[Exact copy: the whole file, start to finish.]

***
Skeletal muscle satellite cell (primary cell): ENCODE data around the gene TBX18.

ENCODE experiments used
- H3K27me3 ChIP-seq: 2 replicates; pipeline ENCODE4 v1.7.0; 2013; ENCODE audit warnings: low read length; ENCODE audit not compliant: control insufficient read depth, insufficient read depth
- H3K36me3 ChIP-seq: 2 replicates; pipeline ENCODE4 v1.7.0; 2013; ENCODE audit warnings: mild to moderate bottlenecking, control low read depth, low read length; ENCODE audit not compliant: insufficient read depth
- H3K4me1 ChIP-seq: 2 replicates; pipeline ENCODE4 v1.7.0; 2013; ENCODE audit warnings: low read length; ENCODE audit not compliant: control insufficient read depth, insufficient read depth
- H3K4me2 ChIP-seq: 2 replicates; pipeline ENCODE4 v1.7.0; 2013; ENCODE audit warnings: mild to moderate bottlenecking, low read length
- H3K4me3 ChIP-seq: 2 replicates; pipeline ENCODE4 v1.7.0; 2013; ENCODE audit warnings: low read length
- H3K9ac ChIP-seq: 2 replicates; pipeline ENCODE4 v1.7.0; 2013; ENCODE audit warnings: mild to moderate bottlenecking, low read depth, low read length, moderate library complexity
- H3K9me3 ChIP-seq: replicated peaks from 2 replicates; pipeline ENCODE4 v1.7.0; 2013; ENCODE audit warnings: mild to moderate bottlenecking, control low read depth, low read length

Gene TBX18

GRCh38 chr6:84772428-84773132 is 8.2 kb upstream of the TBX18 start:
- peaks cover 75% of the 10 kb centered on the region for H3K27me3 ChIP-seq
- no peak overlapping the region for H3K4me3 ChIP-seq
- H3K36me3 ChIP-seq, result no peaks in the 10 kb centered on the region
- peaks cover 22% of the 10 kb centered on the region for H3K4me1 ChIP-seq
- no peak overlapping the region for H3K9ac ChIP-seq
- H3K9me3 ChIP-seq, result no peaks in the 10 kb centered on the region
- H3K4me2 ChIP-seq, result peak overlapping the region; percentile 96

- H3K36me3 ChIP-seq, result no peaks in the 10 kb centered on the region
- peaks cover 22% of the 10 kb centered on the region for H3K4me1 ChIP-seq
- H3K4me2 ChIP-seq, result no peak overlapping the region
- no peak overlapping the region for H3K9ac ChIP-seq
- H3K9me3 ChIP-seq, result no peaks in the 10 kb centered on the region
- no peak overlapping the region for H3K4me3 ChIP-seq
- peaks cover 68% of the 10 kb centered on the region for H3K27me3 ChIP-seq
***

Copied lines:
Skeletal muscle satellite cell (primary cell): ENCODE data around the gene TBX18.

ENCODE experiments used
- H3K27me3 ChIP-seq: 2 replicates; pipeline ENCODE4 v1.7.0; 2013; ENCODE audit warnings: low read length; ENCODE audit not compliant: control insufficient read depth, insufficient read depth
- H3K36me3 ChIP-seq: 2 replicates; pipeline ENCODE4 v1.7.0; 2013; ENCODE audit warnings: mild to moderate bottlenecking, control low read depth, low read length; ENCODE audit not compliant: insufficient read depth
- H3K4me1 ChIP-seq: 2 replicates; pipeline ENCODE4 v1.7.0; 2013; ENCODE audit warnings: low read length; ENCODE audit not compliant: control insufficient read depth, insufficient read depth
- H3K4me2 ChIP-seq: 2 replicates; pipeline ENCODE4 v1.7.0; 2013; ENCODE audit warnings: mild to moderate bottlenecking, low read length
- H3K4me3 ChIP-seq: 2 replicates; pipeline ENCODE4 v1.7.0; 2013; ENCODE audit warnings: low read length
- H3K9ac ChIP-seq: 2 replicates; pipeline ENCODE4 v1.7.0; 2013; ENCODE audit warnings: mild to moderate bottlenecking, low read depth, low read length, moderate library complexity
- H3K9me3 ChIP-seq: replicated peaks from 2 replicates; pipeline ENCODE4 v1.7.0; 2013; ENCODE audit warnings: mild to moderate bottlenecking, control low read depth, low read length

Gene TBX18

GRCh38 chr6:84772428-84773132 is 8.2 kb upstream of the TBX18 start:
- peaks cover 75% of the 10 kb centered on the region for H3K27me3 ChIP-seq
- no peak overlapping the region for H3K4me3 ChIP-seq
- H3K36me3 ChIP-seq, result no peaks in the 10 kb centered on the region
- peaks cover 22% of the 10 kb centered on the region for H3K4me1 ChIP-seq
- no peak overlapping the region for H3K9ac ChIP-seq
- H3K9me3 ChIP-seq, result no peaks in the 10 kb centered on the region
- H3K4me2 ChIP-seq, result peak overlapping the region; percentile 96

- H3K36me3 ChIP-seq, result no peaks in the 10 kb centered on the region
- peaks cover 22% of the 10 kb centered on the region for H3K4me1 ChIP-seq
- H3K4me2 ChIP-seq, result no peak overlapping the region
- no peak overlapping the region for H3K9ac ChIP-seq
- H3K9me3 ChIP-seq, result no peaks in the 10 kb centered on the region
- no peak overlapping the region for H3K4me3 ChIP-seq
- peaks cover 68% of the 10 kb centered on the region for H3K27me3 ChIP-seq